Rubio, with the help of Ted Cruz and Chris Christie, used the tone and content of the questions to turn the crowd against the moderators and score some cheap digs against the “bias” of the mainstream media. The one with the best reviews was Lindsey Graham, who gave an impassioned plea to “make me the commander in chief.’’ He also drew laughter for defending his moderate record — including his support for immigration reform and climate change science — by rebuking the Democratic field. “I’m tired of losing,’’ said Graham, raising his voice. “My God, look who we’re running against,’’ he said, singling out presidential candidate Sen. That probably would have been a good time for Harwood to point out that zeroing out taxes on capital gains is a massive windfall for the super wealthy, who draw most of their income from investments, but he passed. Trump objected when asked whether his is a “comic book version” of a presidential campaign, bristled at moderator John Harwood’s suggestion that his tax plan was as realistic as his ability to flap his arms and fly (“Then you better get rid of [CNBC host] Larry Kudlow — he loves my plan,” Trump shot back), boasted that “I came out great” after his Atlantic City casinos filed for bankruptcy and said reconciliation is his biggest weakness (“I find it very, very hard to forgive people who deceive me.”) He also mixed it up early with Ohio Gov.

It will be hard for Carson to convince Republicans that he’s the best choice to cut spending and taxes until he proves he’s got a handle on the federal budget. A bigger challenge for Rubio is the lack of leadership and callow youth problem, and being able to best Bush in a moment that will be passed around on social media helps with that. John Kasich when Kasich — whose polling numbers reflect his current also-ran status — continued his attack on him and Carson for making campaign promises a president can’t realistically keep. John Kasich kicked off the debate by reiterating his complaint that candidates like Ben Carson and Donald Trump are ridiculous clowns, and then largely disappeared for the remainder of the event. When Carson countered that he’d probably end up with a 15 percent flat rate, Quick pointed out that would leave a $1.1 trillion revenue gap and either require slashing government programs deeply or running a deficit.

These plans would put us in trillions and trillions of dollars of debt … This stuff is fantasy, just like [Carson] getting rid of Medicare and Medicaid.” Instead of rebutting the allegation with specifics, Trump turned his rhetorical flamethrower on Kasich’s financial record in the Buckeye State, and on Wall Street at a firm that helped trigger the 2008 financial meltdown. “John got lucky with a thing called ‘fracking,’ He got lucky, and that’s why Ohio is doing well,” Trump said. Instead, Rubio showed it. (It was that kind of night for Bush, and he’s now going to have to endure days of suggestions that he should replace the exclamation point with a period and end his campaign.) Rubio also took on the moderators, turning a question about his personal finances into a paean to his humble roots. Unlike the Cleveland debate where most of his responses drew several rounds of applause, Trump only had a handful of applause lines, and nothing that would make for a snappy, attention-grabbing headline. He seemed to have those kinds of lines at every turn. “My mother’s on Medicare and Social Security; I’m against anything that’s bad for my Mom.” This is theater review, but that’s what these debates are as political events. And he largely stuck to the policy script — for tax cuts, against government regulation and in favor of making America a winner again in the international arena.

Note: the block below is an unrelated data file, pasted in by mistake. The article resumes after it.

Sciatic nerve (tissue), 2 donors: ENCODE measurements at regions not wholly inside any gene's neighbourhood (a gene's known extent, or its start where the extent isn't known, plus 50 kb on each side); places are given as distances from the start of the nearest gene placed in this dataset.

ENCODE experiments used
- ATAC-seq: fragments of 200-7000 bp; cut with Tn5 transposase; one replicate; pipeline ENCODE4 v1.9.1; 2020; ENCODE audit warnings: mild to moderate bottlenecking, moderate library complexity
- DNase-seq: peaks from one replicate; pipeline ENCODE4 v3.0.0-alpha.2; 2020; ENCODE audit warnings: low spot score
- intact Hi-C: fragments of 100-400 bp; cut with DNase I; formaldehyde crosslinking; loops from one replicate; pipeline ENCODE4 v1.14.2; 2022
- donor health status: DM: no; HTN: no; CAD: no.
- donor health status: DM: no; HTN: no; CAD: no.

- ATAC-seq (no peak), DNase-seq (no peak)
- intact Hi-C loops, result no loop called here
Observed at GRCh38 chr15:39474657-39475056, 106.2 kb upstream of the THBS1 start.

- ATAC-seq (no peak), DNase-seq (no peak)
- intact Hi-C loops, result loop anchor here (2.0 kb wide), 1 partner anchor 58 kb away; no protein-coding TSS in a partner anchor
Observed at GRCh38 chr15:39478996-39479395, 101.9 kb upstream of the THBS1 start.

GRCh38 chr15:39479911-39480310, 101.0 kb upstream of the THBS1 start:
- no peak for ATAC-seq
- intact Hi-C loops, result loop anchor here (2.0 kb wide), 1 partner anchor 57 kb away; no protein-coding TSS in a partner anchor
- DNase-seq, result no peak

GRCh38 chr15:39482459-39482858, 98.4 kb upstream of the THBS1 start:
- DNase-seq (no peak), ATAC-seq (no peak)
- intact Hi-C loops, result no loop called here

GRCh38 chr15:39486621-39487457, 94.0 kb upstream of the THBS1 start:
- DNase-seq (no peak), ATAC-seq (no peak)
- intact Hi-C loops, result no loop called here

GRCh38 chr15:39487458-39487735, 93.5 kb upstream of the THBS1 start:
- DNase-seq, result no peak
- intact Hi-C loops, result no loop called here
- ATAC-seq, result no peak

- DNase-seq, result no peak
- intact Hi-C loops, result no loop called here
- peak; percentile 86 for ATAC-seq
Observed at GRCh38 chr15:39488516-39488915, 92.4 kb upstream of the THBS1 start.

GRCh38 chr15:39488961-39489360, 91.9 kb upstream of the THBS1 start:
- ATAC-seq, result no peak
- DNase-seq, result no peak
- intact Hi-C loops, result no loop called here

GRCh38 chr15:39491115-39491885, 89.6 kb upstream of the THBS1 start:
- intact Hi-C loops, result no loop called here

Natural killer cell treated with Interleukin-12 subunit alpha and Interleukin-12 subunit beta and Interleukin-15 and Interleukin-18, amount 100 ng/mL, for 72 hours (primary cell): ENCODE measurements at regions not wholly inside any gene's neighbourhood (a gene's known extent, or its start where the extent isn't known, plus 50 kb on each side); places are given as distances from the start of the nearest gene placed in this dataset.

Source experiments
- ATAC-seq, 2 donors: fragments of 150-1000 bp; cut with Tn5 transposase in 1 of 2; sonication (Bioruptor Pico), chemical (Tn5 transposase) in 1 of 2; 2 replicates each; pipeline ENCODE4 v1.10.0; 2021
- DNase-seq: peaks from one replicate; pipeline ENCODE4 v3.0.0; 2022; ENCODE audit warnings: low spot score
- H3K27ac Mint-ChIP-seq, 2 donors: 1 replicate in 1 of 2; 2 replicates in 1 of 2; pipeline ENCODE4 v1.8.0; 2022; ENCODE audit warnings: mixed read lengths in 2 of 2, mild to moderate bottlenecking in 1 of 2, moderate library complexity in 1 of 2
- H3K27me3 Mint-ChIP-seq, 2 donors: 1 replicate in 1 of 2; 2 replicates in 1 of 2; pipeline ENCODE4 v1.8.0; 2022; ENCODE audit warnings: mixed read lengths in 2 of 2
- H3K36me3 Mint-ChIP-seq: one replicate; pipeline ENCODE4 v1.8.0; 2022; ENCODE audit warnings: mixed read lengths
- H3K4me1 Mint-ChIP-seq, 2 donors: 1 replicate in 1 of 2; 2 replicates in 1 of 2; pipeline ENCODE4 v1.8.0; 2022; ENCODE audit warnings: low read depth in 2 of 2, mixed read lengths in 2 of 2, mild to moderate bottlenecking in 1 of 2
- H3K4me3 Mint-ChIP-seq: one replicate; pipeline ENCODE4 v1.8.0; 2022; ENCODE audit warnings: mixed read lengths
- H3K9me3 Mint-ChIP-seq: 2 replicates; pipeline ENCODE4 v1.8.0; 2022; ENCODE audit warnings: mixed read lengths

There are a few good answers to the question of how the government should respond, if at all, to a drug company charging $750 per pill for an AIDS drug that recently cost as little as $13.50 per pill and could be produced for as little as $1 per pill. When he finally did answer the question, he railed against the Republican leadership that “joined with every single Democrat to add 80 trillion to our debt to do nothing to fix the problems.” He stimulated all the anti-establishment nerve centers of the conservative brain, and was far more effective at communicating his message than Rand Paul, who made many of the same points. Democrats have their own solutions, including Vermont Senator Bernie Sanders’s effort to tie the controversy into an ongoing congressional probe into drug pricing.

Right now you have Jeb barely hanging on as the establishment favorite in the race, while Trump and Carson have the hearts and minds of the “outsider” bloc of voters. When she asked where she read his rebuke of the Facebook founder, he quipped: “I don’t know — you people write this stuff.” Perhaps the best example of The New Trump was in his closing statement, when he told moderators that his and Carson’s campaign negotiated with CNBC to cut the debate from three hours to two, or they wouldn’t participate.

If you assume that all three will eventually collapse, then establishmentarian Rubio and “outsider” Cruz are well-positioned to pick up their support networks. Well, there is no question that some people go overboard when it comes to trying to make profits, and they don’t take into consideration the American people. Chris Christie jumped in a few moments later to offer a prescription that required no new regulation from the government but also took into account the possibility that a sudden spike in drug prices could be related to bad behavior in the private sector. “We have laws already. It was evident in Wednesday night’s debate that neither the moderators nor the other Republican candidates had much interest in tangling with a candidate who is both personally popular and unlikely to win the nomination.